Orange County Public Schools expands STEM curriculum through multi-million dollar investment from Lockheed Martin
Grant will expand college and career-focused programs aimed to better prepare students with vital 21st century skills
ORLANDO, Fla. (Feb. 5, 2015) – To address the nation’s critical need for future engineers, computer scientists and math- and science-trained professionals, and to equip all students with the skills critical for their future success, Lockheed Martin [NYSE: LMT] today announced a new $2 million, multi-year grant to support the expansion of college and career-focused science, technology, engineering and mathematics (STEM) programs for all Orange County Public Schools (OCPS). The STEM curriculum is offered through Project Lead The Way (PLTW), the nation’s leading provider of K-12 STEM programs.
OCPS is the second urban school district to expand STEM programming through Lockheed Martin’s national agreement with PLTW. Through the grant, 40 schools will begin offering PLTW programs for the 2015-16 school year. Over the course of the grant, every OCPS elementary, middle and high school will have the opportunity to implement a PLTW program of study.
“Orange County Public Schools has enjoyed a tremendous partnership with Lockheed Martin and Project Lead The Way for several years,” said Dr. Barbara Jenkins, superintendent at OCPS. “We are extremely grateful for this generous grant which will significantly improve the STEM experience for all of our students.”
Lockheed Martin has committed $6 million nationally to expand PLTW programs in select U.S. urban school districts. Schools that receive grant funding can use the funds to pay for PLTW program participation fees, teacher professional development training, and classroom equipment and supplies. In addition, Lockheed Martin engineers will volunteer in classrooms at the participating schools, building relationships with students as role models and mentors.
“This partnership gives our talented workforce the opportunity to interact one-on-one with students and share the excitement of STEM,” said Rick Edwards, executive vice president at Lockheed Martin Missiles and Fire Control. “This is another aspect of our commitment to the economic wellbeing and development of the Orlando area, where Lockheed Martin and its predecessor companies have had a presence for almost 60 years.”
Dale Bennett, executive vice president at Lockheed Martin Mission Systems and Training, added, “Through PLTW, we hope students will be energized to pursue STEM careers and understand they can help our world overcome complex challenges by pushing the boundaries of scientific discovery. STEM education is critically important to our nation and the future of its technology-based industries.”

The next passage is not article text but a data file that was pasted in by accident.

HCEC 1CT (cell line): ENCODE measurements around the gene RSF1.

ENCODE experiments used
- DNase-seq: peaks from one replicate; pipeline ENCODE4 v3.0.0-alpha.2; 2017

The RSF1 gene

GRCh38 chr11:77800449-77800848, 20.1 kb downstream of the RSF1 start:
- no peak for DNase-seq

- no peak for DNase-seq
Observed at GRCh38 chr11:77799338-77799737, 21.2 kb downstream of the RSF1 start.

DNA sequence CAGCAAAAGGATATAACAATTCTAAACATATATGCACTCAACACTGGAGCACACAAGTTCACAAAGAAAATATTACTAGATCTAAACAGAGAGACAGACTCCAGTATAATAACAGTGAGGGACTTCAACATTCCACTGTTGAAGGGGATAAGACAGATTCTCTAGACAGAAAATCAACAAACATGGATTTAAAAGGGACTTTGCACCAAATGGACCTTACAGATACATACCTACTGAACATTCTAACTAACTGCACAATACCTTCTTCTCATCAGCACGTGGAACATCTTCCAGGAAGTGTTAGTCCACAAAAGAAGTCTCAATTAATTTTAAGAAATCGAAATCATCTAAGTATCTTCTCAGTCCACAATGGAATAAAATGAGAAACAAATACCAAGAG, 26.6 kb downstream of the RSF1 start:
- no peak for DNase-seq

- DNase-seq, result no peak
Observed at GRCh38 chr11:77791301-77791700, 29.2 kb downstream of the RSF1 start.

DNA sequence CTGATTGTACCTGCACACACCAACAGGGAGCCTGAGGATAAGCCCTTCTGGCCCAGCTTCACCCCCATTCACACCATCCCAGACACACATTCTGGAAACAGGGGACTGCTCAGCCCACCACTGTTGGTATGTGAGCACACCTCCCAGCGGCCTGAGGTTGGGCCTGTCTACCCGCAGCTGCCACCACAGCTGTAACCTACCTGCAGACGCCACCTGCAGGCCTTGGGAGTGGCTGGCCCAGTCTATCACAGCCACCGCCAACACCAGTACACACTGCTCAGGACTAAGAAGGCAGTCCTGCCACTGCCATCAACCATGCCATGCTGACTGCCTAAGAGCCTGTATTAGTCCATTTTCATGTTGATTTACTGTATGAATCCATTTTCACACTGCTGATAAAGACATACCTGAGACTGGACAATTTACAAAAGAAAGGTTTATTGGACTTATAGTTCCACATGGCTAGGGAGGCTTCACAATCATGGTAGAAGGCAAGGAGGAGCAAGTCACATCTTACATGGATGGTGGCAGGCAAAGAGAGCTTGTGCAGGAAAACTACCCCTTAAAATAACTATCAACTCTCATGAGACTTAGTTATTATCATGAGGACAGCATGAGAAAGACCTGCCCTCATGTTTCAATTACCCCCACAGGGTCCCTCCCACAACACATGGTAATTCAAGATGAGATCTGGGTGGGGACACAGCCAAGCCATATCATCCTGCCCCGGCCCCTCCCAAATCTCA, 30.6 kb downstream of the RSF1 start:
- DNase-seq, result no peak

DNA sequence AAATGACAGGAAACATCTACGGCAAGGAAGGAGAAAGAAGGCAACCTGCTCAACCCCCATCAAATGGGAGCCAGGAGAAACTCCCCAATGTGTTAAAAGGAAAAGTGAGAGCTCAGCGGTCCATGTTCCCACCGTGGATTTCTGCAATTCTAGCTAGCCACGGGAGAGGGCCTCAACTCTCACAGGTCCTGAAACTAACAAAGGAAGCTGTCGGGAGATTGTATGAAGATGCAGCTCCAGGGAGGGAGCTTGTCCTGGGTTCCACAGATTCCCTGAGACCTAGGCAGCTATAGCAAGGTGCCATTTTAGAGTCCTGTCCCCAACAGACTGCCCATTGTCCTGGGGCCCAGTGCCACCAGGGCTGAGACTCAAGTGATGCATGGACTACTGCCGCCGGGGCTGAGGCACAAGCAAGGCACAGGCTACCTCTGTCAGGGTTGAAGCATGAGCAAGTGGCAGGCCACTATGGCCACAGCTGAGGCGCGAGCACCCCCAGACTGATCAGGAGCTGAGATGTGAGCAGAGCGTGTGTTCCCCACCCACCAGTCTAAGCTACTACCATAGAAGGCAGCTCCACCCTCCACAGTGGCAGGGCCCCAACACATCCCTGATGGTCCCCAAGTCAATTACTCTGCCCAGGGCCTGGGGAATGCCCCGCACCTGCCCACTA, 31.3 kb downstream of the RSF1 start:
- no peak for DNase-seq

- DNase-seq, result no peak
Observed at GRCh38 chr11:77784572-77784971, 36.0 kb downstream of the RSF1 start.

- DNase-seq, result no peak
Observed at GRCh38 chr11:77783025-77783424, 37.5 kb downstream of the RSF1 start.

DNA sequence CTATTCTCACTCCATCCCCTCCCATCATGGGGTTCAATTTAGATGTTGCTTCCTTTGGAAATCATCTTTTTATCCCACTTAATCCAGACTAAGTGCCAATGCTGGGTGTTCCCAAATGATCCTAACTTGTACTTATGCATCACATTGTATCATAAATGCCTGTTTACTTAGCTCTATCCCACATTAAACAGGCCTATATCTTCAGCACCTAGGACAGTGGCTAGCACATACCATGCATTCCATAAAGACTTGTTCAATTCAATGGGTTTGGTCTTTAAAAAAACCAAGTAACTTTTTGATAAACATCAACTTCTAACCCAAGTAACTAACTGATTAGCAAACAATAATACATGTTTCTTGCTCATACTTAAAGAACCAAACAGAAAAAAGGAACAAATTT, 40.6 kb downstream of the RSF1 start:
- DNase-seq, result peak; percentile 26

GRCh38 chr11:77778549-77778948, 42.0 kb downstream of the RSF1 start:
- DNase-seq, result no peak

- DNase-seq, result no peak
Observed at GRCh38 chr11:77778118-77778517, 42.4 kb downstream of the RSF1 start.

Expanding student access to STEM education is an issue of national prosperity and security. The U.S. Department of Commerce reports that, by 2018, STEM-related jobs in the U.S. will grow by 17 percent, nearly double the rate of jobs in non-STEM fields. The Department estimates 1.2 million unfilled STEM jobs by 2018, due to a lack of qualified, trained workers. Expanding access to STEM education for underrepresented minority students is also of great interest; only 10 percent of U.S. scientists and engineers come from underrepresented minority groups.
“The partnership between Lockheed Martin and Orange County Public Schools, utilizing PLTW’s programs, is a model for how public and private partnerships can help solve the education and workforce development challenges facing our nation,” said Dr. Vince Bertram, president and chief executive officer at PLTW. “We are grateful for Lockheed Martin’s leadership and the opportunities they are creating for students in Orlando and other urban areas.”
More than 6,500 schools across the U.S. currently use PLTW’s programs in engineering, biomedical science and computer science. Through hands-on, activity-, project- and problem-based curricula, PLTW helps students develop the knowledge and critical skills that they need to be successful in the global economy. In addition to world-class curricula, PLTW also provides high-quality, rigorous professional development to each teacher who instructs a PLTW course.
About Lockheed Martin:
Headquartered in Bethesda, Maryland, Lockheed Martin is a global security and aerospace company that employs approximately 112,000 people worldwide and is principally engaged in the research, design, development, manufacture, integration and sustainment of advanced technology systems, products and services. The Corporation’s net sales for 2014 were $45.6 billion.
About Orange County Public Schools:
Orange County Public Schools is the 10th-largest school district in the nation and the fourth-largest in Florida. More than 191,000 students are enrolled in OCPS. Currently, there are more than 200 school sites including alternative centers and charter schools. The district is the 2014 winner of The Broad Prize for Urban Education, considered the Nobel Prize for public education. OCPS is the second-largest employer in Orange County, Florida, with more than 20,000 full and part-time employees.
About Project Lead The Way:
Project Lead The Way (PLTW) is a 501(c)(3) nonprofit organization and the nation’s leading provider of K-12 science, technology, engineering, and math (STEM) programs. PLTW’s world-class, activity-, project-, and problem-based curriculum and high-quality teacher professional development model, combined with an engaged network of educators and corporate partners, help students develop the skills needed to succeed in the global economy. More than 6,500 elementary, middle, and high schools in all 50 states and D.C. currently offer PLTW courses to their students. For more information, visit www.pltw.org.